Ashley Nellis: A Return to Justice: Rethinking Our Approach to Juveniles in the System
- 250 Downloads
In A Return to Justice: Rethinking Our Approach to Juveniles in the System, Ashley Nellis analyzes the juvenile justice system and the reforms that have been made to the system in its roughly one hundred years of existence. Nellis begins by describing the formation of the juvenile justice system as a separate entity from the adult justice system. Nellis goes into detail of each reform that has been made over time as well as the consequences, both positive and negative, of each reform. She concludes the book with a description of where the juvenile justice system stands today, what is working, and what negative impacts the juvenile justice system is having on the children who have been forced into it as a consequence of their poor decisions.
In Chapter One, entitled “Visions for Juvenile Justice,” Nellis discusses the historical portrayal and reforms of the juvenile justice system. The juvenile court was created in 1899 to prevent children from going through the adult system and being...
Compliance with Ethical Standards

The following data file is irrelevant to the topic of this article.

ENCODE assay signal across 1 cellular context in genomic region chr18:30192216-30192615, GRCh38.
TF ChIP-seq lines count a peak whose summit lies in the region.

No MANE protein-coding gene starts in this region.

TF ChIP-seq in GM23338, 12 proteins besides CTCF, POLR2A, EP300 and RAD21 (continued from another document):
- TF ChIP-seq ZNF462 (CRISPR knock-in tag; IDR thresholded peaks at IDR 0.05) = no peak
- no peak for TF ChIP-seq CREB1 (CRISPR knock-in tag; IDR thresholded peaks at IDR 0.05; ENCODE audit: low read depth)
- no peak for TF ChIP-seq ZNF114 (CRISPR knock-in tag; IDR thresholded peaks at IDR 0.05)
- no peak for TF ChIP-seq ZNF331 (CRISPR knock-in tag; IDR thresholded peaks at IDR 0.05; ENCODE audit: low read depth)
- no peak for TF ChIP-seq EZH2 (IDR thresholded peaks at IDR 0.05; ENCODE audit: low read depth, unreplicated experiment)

Conflict of Interest
The authors declare that they have no competing interests.
- Breed v. Jones, 421 U.S. 519 (1975).Google Scholar
- Graham v. Florida, 560 U.S. 48 (2010).Google Scholar
- In re Gault, 387 U.S. 1 (1967).Google Scholar
- In re Winship, 397 U.S. 358 (1970).Google Scholar
- J.D.B. v. North Carolina, 564 U.S. 261 (2011).Google Scholar
- Kremer, K. P., Maynard, B. R., Polanin, J. R., Vaughn, M. G., & Sarteschi, C. M. (2015). Effects of after-school programs with at-risk youth on attendance and externalizing behaviors: A systematic review and meta-analysis. Journal of Youth and Adolescence, 44(3), 616–636.CrossRefPubMedGoogle Scholar
- McKeiver v. Pennsylvania, 403 U.S. 528 (1971).Google Scholar
- Miller v. Alabama, 132 S. Ct. 2455 (2012).Google Scholar
- Morales v. Turman, 364 F. Supp. 166 (1973).Google Scholar
- Roper v. Simmons, 543 U.S. 551 (2005).Google Scholar